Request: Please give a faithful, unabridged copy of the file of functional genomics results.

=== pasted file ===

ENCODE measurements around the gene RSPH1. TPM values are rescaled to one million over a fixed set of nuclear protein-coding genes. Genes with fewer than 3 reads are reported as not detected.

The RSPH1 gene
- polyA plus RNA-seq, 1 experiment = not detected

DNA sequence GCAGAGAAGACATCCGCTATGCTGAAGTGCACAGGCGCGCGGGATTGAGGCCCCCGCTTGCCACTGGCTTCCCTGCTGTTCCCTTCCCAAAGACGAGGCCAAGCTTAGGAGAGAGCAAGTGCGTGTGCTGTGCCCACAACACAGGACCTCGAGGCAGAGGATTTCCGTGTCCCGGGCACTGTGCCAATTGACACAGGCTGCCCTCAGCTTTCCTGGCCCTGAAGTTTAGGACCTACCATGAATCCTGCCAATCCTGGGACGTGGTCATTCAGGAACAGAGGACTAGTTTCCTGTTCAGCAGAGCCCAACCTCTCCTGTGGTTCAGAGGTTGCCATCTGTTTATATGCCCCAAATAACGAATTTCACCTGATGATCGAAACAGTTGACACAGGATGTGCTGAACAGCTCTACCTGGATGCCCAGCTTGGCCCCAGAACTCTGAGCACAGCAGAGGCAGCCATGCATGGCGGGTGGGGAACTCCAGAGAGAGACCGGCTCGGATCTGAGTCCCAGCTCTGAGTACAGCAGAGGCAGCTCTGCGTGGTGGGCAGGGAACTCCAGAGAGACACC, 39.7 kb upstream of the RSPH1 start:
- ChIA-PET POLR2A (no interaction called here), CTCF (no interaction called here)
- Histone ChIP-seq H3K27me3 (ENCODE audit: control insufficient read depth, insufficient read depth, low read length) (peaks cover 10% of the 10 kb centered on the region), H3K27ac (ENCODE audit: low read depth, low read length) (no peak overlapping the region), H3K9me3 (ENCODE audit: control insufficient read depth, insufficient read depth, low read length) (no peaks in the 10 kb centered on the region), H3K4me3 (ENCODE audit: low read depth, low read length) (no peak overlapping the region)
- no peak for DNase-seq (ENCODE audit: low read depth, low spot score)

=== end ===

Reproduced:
ENCODE measurements around the gene RSPH1. TPM values are rescaled to one million over a fixed set of nuclear protein-coding genes. Genes with fewer than 3 reads are reported as not detected.

The RSPH1 gene
- polyA plus RNA-seq, 1 experiment = not detected

DNA sequence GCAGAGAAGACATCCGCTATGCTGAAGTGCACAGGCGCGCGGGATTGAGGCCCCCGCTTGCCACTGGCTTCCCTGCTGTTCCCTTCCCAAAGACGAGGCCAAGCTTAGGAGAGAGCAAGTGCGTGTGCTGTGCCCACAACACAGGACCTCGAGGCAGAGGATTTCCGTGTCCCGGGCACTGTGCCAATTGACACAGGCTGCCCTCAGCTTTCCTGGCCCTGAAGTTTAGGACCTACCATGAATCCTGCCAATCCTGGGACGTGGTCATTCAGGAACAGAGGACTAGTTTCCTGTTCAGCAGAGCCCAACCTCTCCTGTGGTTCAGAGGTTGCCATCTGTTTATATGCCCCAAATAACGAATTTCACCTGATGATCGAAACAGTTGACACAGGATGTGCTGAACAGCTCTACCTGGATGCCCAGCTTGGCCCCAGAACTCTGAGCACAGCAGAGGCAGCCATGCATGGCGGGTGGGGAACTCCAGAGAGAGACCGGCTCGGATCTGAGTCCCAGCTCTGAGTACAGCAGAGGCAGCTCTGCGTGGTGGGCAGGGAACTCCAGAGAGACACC, 39.7 kb upstream of the RSPH1 start:
- ChIA-PET POLR2A (no interaction called here), CTCF (no interaction called here)
- Histone ChIP-seq H3K27me3 (ENCODE audit: control insufficient read depth, insufficient read depth, low read length) (peaks cover 10% of the 10 kb centered on the region), H3K27ac (ENCODE audit: low read depth, low read length) (no peak overlapping the region), H3K9me3 (ENCODE audit: control insufficient read depth, insufficient read depth, low read length) (no peaks in the 10 kb centered on the region), H3K4me3 (ENCODE audit: low read depth, low read length) (no peak overlapping the region)
- no peak for DNase-seq (ENCODE audit: low read depth, low spot score)